[ExI] Paleo diet and sustainability
js_exi at gnolls.org
Mon Apr 11 18:22:37 UTC 2011
Ben Zaiboc said:
> And no, this can never be a diet for the majority, it wouldn't be sustainable.
The same can be said about agriculture, particularly industrial
agriculture -- which depends on:
-A continual depletion of topsoil and soil nutrients
-A continual influx of fossil fuels via the Haber process (which uses
3-5% of world natural gas production)
-A continual influx of fossil water via depletion of underground
aquifers (example: Oglalla aquifer), or a continual influx of irrigation
water, resulting in soil salinization and abandonment
-The complete destruction of whatever biotic community existed previous
The sustainable carrying capacity of the Earth has little to do with
energy: it has to do with soil, in which our food grows, and without
which we don't have any. Lierre Keith's "The Vegetarian Myth" happens
to be written as an argument against vegetarianism -- but it's even more
important for guilty omnivores, who comprise a much larger segment of
the population. Its real subject is how food is grown, and how soil is
created and destroyed -- a subject on which most of us are completely
ignorant -- and how animals and animal products are an *absolutely
necessary* part of that cycle.
The upshot is that agriculture is the equivalent of strip-mining, it's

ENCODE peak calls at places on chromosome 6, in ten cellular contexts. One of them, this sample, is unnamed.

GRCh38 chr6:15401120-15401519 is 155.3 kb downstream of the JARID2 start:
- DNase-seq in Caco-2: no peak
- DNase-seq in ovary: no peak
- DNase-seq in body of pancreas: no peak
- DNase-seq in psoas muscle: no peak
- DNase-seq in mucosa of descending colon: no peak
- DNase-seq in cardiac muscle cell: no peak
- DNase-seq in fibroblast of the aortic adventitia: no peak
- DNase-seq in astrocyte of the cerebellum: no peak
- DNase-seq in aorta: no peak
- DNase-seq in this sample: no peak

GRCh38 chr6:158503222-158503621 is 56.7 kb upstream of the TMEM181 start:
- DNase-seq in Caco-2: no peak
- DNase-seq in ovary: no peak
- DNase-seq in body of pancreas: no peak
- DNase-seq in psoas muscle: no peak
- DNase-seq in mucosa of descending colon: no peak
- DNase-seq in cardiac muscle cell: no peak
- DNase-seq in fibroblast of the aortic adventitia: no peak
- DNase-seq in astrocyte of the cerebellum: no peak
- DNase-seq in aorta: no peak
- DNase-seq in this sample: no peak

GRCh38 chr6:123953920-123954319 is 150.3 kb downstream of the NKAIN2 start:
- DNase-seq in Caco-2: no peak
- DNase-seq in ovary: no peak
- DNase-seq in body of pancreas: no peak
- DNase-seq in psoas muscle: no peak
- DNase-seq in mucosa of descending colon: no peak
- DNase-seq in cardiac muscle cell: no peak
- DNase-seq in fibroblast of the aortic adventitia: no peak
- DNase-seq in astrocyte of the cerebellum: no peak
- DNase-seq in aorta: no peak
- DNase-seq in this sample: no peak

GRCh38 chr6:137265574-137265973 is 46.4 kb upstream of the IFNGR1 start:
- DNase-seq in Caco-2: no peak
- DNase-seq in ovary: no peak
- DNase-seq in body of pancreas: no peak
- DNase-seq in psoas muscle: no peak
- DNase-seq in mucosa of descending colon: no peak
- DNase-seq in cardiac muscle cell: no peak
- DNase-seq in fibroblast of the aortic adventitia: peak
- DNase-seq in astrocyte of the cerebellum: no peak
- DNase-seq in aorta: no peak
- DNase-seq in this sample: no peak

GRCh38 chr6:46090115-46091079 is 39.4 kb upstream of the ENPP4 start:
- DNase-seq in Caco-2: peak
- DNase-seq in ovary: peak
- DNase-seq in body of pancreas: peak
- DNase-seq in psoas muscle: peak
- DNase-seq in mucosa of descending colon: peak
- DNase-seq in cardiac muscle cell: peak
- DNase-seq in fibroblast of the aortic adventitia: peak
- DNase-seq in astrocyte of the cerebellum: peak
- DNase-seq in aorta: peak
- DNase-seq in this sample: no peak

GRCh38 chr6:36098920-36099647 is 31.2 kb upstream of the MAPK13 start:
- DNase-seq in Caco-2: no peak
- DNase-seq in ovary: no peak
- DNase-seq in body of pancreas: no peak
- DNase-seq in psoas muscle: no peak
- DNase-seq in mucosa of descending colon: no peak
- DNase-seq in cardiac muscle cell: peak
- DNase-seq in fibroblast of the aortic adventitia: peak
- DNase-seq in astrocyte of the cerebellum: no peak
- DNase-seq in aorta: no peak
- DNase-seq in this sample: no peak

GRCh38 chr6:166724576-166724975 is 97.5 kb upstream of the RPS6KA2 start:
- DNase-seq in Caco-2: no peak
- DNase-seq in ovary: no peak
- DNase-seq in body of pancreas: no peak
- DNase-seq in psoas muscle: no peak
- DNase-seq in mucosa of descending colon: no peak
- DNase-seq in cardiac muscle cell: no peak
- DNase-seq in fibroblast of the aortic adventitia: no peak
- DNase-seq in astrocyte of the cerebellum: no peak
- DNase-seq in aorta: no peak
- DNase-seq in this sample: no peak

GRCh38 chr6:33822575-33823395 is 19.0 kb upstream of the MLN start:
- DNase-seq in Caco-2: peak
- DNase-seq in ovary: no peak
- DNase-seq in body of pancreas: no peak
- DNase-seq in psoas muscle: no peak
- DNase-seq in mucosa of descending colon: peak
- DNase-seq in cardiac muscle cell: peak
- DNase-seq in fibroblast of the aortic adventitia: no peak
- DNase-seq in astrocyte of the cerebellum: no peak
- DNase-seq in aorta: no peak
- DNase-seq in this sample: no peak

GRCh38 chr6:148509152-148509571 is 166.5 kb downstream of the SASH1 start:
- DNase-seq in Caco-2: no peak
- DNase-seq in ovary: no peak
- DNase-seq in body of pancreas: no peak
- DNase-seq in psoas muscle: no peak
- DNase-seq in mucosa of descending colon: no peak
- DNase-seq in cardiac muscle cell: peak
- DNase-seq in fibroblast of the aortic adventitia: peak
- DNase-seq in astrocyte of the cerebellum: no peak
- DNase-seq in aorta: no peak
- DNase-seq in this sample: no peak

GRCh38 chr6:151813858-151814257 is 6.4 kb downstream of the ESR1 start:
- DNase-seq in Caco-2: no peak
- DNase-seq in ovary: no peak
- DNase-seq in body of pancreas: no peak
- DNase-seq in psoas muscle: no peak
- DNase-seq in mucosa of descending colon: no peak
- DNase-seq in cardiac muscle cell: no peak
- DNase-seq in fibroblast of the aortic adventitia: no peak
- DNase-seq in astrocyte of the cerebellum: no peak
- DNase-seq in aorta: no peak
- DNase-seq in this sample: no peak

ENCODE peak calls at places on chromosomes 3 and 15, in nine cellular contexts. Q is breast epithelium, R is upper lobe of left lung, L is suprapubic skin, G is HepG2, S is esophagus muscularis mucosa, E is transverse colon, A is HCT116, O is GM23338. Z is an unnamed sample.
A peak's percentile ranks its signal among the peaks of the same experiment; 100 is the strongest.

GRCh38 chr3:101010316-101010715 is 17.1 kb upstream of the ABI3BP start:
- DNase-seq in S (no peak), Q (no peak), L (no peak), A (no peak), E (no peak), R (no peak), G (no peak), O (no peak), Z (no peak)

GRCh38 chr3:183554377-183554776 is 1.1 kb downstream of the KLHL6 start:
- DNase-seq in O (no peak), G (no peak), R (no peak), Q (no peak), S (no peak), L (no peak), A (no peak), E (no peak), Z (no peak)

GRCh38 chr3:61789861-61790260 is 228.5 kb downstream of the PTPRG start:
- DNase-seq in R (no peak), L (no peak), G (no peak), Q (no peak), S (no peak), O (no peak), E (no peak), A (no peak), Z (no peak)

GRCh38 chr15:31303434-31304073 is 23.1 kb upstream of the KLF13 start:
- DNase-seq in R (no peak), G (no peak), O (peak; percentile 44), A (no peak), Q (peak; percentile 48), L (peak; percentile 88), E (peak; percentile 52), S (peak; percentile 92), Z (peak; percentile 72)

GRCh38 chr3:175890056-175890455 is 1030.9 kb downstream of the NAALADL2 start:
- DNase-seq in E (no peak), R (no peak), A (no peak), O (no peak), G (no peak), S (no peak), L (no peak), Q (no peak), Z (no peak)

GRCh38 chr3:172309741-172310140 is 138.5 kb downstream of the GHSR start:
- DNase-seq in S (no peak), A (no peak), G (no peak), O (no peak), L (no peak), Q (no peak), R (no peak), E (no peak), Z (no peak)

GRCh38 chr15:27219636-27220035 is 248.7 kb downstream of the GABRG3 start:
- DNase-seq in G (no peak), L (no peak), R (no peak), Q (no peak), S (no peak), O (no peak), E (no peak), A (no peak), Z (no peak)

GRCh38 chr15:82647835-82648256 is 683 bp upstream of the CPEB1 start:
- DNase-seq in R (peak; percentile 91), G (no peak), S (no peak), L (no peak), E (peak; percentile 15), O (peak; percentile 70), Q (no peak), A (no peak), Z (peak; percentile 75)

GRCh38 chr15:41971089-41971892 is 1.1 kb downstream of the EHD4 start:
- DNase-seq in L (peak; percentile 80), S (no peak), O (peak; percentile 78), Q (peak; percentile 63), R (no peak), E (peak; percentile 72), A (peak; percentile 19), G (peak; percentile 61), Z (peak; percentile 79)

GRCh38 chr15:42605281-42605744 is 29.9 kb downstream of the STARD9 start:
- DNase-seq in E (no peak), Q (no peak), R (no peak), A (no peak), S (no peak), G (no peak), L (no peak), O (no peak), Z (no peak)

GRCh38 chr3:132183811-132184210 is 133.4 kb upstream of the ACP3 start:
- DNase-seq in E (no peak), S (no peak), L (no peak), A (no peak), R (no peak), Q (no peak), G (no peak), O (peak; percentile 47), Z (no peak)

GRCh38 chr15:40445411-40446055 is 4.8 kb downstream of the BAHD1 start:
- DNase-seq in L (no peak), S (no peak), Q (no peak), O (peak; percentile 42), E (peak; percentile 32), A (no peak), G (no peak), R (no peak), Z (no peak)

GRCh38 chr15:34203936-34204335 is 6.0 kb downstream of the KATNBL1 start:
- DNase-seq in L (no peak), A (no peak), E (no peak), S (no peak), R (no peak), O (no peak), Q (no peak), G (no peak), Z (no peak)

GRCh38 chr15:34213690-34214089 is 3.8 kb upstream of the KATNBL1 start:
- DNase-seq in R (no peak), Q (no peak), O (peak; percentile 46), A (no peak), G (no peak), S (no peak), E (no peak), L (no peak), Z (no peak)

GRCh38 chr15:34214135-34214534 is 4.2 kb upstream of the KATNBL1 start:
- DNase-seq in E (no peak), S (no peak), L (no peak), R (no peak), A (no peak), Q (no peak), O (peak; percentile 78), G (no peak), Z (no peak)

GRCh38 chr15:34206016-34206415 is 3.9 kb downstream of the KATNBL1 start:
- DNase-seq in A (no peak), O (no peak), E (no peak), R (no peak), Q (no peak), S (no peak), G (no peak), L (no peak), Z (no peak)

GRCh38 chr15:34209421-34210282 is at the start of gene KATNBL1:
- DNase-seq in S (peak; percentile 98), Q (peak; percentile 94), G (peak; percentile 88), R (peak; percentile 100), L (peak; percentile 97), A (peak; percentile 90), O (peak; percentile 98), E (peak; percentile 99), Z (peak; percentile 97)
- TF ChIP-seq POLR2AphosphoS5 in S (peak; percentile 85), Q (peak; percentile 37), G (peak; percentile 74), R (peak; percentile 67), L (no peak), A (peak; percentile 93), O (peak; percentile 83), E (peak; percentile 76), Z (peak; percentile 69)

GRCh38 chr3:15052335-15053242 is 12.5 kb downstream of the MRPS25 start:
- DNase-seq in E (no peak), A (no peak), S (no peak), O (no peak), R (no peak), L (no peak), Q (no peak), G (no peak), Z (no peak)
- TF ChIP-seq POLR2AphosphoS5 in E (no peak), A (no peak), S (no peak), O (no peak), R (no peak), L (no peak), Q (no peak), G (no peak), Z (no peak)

even more destructive than pastoralism (as can be seen by the current
condition of, say, the "Fertile Crescent"), and that seven billion
people is far, far beyond the sustainable population of the Earth even
if you posit nearly free energy and force everyone to eat corn and soy.
I can't stress this enough.
Most of the Earth can't support agriculture, anyway: it can only support
ruminants grazing on the grasses and other perennials that grow there.
For example, only ~19% of the United States is arable, most of that due
to exploitation of fossil water and gigantic, destructive dams that silt
up anyway. (Feeding grains to cattle was uneconomical until our massive
subsidies for destructive, unsustainable industrial grain production.)
I link quite a few references here:
Here are some more articles of interest:
"Allan Savory won the 2010 Buckminster Fuller Challenge Prize of
$100,000 for the Africa Center for Holistic Management (ACHM) in
Zimbabwe by demonstrating that by INCREASING the number of livestock on
barren land by 400% we can convert it from desert back to productive
(Note that Buckminster Fuller was a high-meat, low-carb dieter, and
lived to age 88.)
"...taking the farm as a whole, the food output per acre from a well-run
mixed farm was often higher than today's intensive chemical operation."
Again, I recommend "The Vegetarian Myth" in order to to understand the
process by which food is grown and consumed sustainably. It involves
animals and animal products, which are necessary to return consumed
nutrients to the soil so that more plants can grow, and which are
necessary to consume the foliage that naturally grows but we can't eat.
PS: I must point out that the first review on Amazon is a hatchet job
that makes blatantly false claims about the book: for instance, claiming
that the fact that ulcers are caused by bacteria counteracts Keith's
assertion that bacterial digestion does not occur in the human stomach.
More information about the extropy-chat